I very often feel guilty and helpless and humiliated, that I am not out there hammering and soaring and fighting and shouting and pledging and contributing and warring and protesting and well, flying. It has helped me to read great story-tellers, who believe that getting rid of one power to be replaced only with another power will forever condemn history to more greedy and power hungry rulers. If you say you believe in Jesus, you should have no doubt that he believed this, even for himself, and he had the edge in being the Son of God, so….But we are not allowed to believe that we are to do nothing; that we were put on earth merely to save our own measly excuse for an individual soul and hightail it to a “Heaven” somewhere out there without all the mess we’ve created here. We are supposed to believe that we were put in charge on this planet, of these beings, and plants, and animals, and volcanoes, and lakes, and rivers, and children. We are meant to believe that there is a way humans were meant to “do good” and “act rightly and righteously” and to make this planet and world and other communities of humans better, more the way we would all like it to be, and that is what Jesus meant by telling us our job was to make “God’s Kingdom real here on earth, like it is in other galaxies, and places we can’t even imagine, ie, the “Heavens- Out-there- Where God is”.
So we seek metaphors, and stories, and poetic allusions to figure out how we are supposed to do this thing called “living”. I struggle at my time of life with seeing myself as a soaring eagle or a powerful tool of politics or religion. My nickname in my family is “Chicken” for good reason and I am definitely mechanically challenged at the best of times. Not sure any one wants me wielding a hammer, though I am prone to the occasional use of the metaphoric kind in conversation. The best metaphor I have recalled lately, for how I might make changes in the world as only one of the little people, a minor character in the plot, is the metaphor of the stone.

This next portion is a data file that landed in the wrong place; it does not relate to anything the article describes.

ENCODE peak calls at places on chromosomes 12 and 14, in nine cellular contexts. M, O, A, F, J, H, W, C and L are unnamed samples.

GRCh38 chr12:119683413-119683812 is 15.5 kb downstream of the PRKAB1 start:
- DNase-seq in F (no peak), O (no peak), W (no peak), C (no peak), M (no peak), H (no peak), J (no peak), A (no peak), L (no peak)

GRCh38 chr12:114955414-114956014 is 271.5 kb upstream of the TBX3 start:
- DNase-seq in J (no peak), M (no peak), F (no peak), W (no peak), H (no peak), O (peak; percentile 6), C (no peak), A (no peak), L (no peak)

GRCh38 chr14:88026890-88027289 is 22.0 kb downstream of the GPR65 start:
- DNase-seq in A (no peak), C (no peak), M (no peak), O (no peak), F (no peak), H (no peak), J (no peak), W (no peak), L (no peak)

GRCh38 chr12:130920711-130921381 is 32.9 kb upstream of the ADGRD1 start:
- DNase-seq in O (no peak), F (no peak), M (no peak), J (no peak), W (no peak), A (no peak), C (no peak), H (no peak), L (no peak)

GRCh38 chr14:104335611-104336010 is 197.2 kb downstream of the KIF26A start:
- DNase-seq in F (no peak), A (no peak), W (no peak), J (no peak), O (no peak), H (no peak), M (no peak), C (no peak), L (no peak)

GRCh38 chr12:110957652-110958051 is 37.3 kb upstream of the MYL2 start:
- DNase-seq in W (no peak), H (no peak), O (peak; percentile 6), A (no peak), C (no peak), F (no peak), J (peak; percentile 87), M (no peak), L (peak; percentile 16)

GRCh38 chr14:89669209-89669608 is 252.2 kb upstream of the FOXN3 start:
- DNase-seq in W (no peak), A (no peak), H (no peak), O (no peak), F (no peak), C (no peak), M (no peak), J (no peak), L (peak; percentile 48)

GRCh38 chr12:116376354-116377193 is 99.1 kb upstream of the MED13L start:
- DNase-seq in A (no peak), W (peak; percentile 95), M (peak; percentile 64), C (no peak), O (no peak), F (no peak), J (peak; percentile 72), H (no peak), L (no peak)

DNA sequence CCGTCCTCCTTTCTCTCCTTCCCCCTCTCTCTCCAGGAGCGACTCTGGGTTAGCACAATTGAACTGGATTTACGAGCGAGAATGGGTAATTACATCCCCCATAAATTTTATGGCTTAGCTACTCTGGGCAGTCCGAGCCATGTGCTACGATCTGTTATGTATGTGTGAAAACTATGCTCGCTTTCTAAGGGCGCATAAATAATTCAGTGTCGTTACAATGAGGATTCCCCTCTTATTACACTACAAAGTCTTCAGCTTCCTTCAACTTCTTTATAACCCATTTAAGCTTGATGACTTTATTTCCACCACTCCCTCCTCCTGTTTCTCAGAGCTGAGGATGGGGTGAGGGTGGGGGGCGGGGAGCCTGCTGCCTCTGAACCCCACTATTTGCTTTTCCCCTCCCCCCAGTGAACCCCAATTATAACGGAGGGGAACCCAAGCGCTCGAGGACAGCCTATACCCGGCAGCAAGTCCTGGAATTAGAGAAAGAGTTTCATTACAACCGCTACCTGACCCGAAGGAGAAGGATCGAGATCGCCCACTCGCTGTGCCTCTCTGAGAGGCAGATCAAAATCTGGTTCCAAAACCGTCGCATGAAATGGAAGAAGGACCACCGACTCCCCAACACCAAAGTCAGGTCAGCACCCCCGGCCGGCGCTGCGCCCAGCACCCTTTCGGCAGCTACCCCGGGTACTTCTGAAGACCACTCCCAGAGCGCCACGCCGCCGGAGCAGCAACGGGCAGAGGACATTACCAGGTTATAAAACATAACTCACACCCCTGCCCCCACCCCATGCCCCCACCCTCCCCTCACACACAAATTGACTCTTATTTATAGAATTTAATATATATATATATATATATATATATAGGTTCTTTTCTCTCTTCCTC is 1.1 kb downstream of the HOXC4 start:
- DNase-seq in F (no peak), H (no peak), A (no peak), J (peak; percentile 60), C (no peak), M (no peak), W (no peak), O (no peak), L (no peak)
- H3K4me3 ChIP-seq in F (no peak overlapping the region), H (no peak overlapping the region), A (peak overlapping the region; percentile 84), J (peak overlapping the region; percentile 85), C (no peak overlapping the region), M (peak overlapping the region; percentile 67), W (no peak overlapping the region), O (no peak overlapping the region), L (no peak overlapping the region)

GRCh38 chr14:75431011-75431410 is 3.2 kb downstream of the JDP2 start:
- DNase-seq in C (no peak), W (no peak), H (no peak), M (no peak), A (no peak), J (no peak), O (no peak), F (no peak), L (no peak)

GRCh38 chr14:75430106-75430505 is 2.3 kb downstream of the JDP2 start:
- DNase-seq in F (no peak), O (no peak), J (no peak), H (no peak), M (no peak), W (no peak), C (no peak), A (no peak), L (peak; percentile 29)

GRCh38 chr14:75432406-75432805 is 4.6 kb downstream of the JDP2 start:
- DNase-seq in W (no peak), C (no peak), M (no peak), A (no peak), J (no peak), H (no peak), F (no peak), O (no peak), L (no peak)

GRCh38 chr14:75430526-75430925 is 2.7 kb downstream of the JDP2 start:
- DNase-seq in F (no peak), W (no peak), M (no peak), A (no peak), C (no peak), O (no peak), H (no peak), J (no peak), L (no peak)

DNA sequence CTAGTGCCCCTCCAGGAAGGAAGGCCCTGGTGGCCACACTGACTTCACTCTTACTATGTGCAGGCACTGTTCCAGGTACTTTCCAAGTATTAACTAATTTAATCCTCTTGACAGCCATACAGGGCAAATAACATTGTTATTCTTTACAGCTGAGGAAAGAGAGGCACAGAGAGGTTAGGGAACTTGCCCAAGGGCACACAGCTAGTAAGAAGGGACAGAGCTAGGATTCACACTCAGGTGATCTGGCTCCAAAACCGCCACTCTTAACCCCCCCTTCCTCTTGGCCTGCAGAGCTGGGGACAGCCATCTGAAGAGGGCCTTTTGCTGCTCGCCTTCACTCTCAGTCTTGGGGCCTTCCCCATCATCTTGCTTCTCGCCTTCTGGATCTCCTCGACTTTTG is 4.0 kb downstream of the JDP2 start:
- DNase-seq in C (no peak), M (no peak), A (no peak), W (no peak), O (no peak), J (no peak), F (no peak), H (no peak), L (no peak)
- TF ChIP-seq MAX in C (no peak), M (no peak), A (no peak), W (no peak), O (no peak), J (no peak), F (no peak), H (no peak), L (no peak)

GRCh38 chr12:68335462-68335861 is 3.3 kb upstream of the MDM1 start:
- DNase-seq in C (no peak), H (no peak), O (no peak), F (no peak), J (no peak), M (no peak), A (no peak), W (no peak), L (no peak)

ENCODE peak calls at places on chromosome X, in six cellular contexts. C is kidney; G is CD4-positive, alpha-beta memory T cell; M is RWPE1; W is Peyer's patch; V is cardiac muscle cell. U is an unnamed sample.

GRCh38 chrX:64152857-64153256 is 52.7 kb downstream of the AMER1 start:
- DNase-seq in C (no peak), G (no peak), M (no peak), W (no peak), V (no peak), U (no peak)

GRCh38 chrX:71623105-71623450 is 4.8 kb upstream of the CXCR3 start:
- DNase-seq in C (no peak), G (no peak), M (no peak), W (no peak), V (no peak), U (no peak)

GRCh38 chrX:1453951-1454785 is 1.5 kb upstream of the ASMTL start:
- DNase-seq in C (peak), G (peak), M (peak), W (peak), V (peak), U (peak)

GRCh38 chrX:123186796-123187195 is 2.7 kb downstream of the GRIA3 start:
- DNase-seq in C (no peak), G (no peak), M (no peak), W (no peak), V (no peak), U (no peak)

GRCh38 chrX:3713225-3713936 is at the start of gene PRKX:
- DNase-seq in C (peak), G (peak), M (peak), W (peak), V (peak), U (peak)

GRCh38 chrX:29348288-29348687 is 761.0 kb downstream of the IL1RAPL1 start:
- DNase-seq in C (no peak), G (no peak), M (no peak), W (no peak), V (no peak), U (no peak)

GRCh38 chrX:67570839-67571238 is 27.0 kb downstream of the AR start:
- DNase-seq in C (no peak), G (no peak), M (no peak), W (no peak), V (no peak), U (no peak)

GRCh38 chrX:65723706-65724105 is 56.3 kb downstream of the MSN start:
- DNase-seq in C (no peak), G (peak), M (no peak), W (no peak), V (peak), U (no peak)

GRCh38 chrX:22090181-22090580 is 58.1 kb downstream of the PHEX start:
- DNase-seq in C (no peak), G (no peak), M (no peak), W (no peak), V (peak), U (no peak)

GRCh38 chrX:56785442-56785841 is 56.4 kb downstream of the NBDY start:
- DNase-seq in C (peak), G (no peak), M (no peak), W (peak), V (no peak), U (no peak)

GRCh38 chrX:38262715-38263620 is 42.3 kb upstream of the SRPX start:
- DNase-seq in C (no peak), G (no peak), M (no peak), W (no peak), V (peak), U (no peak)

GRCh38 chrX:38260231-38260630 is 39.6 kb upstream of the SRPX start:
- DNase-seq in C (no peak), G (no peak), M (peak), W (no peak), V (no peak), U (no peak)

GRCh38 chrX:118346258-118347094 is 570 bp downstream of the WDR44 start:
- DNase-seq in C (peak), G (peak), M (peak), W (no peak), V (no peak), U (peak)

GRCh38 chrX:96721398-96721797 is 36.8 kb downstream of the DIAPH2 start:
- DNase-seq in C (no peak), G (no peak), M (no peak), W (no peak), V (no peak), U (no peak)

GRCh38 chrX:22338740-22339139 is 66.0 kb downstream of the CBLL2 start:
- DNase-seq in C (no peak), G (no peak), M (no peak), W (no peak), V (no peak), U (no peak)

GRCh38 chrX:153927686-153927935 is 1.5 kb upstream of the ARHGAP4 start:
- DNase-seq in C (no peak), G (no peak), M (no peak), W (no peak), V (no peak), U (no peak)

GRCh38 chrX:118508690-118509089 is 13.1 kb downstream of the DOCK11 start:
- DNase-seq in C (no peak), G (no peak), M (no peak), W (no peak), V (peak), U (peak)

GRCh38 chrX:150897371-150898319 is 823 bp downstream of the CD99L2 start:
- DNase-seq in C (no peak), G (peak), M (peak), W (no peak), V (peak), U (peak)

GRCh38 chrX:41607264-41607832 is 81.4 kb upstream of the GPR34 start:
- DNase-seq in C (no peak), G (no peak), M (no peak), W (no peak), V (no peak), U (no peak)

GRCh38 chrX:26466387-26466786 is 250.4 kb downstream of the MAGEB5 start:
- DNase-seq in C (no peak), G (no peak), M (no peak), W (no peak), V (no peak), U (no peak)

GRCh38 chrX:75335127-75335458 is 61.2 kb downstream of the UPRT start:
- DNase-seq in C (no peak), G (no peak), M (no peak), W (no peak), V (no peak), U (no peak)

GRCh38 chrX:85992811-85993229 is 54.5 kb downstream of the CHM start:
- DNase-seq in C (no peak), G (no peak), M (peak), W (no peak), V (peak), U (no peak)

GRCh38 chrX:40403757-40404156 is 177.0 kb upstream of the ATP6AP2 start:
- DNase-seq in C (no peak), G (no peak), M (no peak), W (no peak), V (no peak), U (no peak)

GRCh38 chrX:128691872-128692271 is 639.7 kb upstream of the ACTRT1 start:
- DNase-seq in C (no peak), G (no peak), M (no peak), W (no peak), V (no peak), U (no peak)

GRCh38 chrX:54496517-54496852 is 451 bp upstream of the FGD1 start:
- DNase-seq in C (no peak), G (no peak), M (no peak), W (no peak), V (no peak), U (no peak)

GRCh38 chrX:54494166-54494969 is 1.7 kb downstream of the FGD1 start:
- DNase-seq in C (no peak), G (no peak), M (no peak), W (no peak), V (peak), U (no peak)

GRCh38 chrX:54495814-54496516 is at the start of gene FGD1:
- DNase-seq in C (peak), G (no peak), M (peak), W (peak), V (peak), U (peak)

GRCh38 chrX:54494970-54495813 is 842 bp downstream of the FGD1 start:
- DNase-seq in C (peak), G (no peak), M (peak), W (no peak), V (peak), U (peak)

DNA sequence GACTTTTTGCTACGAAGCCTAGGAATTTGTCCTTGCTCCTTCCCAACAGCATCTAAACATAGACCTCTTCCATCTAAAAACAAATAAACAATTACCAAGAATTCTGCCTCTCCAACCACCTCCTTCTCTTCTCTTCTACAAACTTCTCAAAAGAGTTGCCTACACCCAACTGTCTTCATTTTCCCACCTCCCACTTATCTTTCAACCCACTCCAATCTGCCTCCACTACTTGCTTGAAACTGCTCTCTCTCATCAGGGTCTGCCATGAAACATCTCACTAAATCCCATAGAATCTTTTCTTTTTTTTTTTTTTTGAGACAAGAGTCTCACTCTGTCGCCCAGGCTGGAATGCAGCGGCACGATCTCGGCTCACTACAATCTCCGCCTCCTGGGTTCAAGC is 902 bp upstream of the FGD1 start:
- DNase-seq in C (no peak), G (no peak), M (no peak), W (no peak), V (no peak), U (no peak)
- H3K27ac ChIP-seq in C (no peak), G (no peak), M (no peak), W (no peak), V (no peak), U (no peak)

I think about that great line in Arthur Miller’s “The Crucible” spoken by a man who suffers death for the sake of his wife and other women, who back then were considered property, and who are accused and condemned unjustly by the over-powerful, over-zealous self-proclaiming evangelical politicians of the time. These abusers of power in Miller’s story, much like the regimes of Orwell’s Animal Farm, or the monarchy of Dicken’s A Tale of Two Cities are up against, hammers and sparrows, and doves who carry secret messages, etc, but in the end the righteous refusal to budge on an ethical, moral response to wrong, badness, and evil, usually comes through those who simply lay down their lives, like a stone in the road, refusing to be carried away by the justifications of those who will not see the Truth behind the lies of the corrupted. Much like many of America’s past and present abusers of power, such as the current configuration of those like President Trump and Senator McConnell and Franklin Graham’s oligarchical Administration, and the Red Scared three-headed beast once seen in the U. S. Judiciary and FBI and Senator Joseph McCarthy during that Make America Great Administration, and the “Evangelical” Protestant Witch hunting White Settlers in the Administration who populate Miller’s play. And so, knowing that he would be condoning evil and doing wrong, by choosing the “lesser of two evils” and thereby, abusing his own power as a conservative, religious man who only wanted to save himself, Giles Corey, submits to being unjustly charged as a traitor and not Christian-like and is put to death via capital punishment by the state and modern inquisition by the Church. The Puritans did this by the placing of large, heavy stones laid on a man until they had crushed his chest into his heart. As the weight of the stones placed on Giles Corey, one after another, seem too impossible for his body to survive, and the political and religious leaders think surely this man will give in to their way of thinking and behaving now; Corey tells the “Christian” executioners that no, not only will he not join them for any reason but that they must add, “More weight. Add more weight.”